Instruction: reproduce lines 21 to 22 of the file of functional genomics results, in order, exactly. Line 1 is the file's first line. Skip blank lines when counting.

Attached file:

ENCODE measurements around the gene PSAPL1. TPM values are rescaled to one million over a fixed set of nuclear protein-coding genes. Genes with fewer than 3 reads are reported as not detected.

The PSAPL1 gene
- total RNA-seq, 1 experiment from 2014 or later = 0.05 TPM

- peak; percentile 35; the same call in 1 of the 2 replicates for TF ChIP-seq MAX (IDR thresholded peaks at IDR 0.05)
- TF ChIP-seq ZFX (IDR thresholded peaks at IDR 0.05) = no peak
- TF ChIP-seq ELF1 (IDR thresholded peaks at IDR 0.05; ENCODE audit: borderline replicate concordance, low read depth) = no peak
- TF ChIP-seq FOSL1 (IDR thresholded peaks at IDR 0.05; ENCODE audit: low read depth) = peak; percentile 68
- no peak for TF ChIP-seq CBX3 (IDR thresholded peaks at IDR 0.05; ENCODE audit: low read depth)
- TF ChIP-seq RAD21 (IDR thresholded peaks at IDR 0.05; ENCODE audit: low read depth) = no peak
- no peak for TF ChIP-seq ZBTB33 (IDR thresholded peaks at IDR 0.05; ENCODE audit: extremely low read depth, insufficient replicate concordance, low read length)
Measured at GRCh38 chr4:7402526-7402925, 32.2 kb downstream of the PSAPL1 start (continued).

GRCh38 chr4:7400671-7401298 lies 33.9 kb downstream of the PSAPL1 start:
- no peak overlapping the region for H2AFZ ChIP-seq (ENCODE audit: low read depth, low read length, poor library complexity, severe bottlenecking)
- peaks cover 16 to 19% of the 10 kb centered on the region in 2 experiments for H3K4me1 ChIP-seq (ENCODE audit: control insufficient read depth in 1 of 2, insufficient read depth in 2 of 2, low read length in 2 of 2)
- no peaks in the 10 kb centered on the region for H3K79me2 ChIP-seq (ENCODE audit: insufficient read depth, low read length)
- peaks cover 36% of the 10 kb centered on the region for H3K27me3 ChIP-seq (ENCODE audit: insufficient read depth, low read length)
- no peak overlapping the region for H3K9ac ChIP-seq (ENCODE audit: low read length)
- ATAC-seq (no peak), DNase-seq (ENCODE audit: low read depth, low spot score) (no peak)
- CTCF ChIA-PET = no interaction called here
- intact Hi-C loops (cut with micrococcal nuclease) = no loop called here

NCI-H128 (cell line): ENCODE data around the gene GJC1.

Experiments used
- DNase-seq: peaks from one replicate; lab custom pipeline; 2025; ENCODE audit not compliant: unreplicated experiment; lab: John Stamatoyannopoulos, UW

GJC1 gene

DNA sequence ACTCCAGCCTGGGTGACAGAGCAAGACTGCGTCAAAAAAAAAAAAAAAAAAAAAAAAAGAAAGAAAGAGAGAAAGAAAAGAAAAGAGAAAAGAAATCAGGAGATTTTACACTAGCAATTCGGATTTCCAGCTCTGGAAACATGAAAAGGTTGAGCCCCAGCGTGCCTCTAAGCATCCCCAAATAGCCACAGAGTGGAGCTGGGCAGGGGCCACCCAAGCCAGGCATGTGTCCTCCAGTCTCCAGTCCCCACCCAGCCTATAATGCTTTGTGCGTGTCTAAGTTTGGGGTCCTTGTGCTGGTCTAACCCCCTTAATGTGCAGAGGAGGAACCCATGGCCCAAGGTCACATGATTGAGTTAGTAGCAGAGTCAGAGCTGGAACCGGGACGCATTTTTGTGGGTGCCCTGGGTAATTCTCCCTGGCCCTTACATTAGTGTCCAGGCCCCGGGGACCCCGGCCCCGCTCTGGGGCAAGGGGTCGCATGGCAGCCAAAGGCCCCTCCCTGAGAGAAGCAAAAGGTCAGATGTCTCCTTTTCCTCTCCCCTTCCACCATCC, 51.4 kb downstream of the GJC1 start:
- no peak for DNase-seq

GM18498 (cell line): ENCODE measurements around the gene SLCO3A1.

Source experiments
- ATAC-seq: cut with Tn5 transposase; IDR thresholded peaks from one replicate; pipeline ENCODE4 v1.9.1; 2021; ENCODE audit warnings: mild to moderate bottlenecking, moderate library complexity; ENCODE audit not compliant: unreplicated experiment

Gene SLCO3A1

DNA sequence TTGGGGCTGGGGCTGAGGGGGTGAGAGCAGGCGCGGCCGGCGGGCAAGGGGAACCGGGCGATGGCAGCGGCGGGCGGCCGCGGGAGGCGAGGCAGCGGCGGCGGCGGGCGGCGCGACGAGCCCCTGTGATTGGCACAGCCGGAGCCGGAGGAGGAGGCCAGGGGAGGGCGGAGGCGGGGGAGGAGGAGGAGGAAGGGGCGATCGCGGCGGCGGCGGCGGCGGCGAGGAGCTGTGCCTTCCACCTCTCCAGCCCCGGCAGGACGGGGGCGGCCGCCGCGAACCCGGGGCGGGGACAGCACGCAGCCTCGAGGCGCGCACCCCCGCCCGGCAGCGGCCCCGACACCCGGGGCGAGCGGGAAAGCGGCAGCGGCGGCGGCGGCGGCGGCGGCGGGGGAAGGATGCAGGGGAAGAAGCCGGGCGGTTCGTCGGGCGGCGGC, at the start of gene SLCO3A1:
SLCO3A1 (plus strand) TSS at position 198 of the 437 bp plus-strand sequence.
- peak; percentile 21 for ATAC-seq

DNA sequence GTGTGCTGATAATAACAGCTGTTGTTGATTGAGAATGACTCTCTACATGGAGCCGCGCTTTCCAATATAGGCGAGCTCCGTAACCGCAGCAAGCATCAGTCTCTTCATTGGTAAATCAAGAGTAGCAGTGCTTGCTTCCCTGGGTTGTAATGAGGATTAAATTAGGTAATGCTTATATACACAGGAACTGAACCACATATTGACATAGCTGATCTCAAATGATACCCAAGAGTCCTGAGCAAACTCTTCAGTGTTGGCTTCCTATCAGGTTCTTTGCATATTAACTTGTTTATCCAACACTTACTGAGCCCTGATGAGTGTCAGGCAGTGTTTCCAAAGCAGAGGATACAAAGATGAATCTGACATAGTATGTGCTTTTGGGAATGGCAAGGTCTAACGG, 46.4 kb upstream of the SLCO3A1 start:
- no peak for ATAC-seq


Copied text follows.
NCI-H128 (cell line): ENCODE data around the gene GJC1.

Experiments used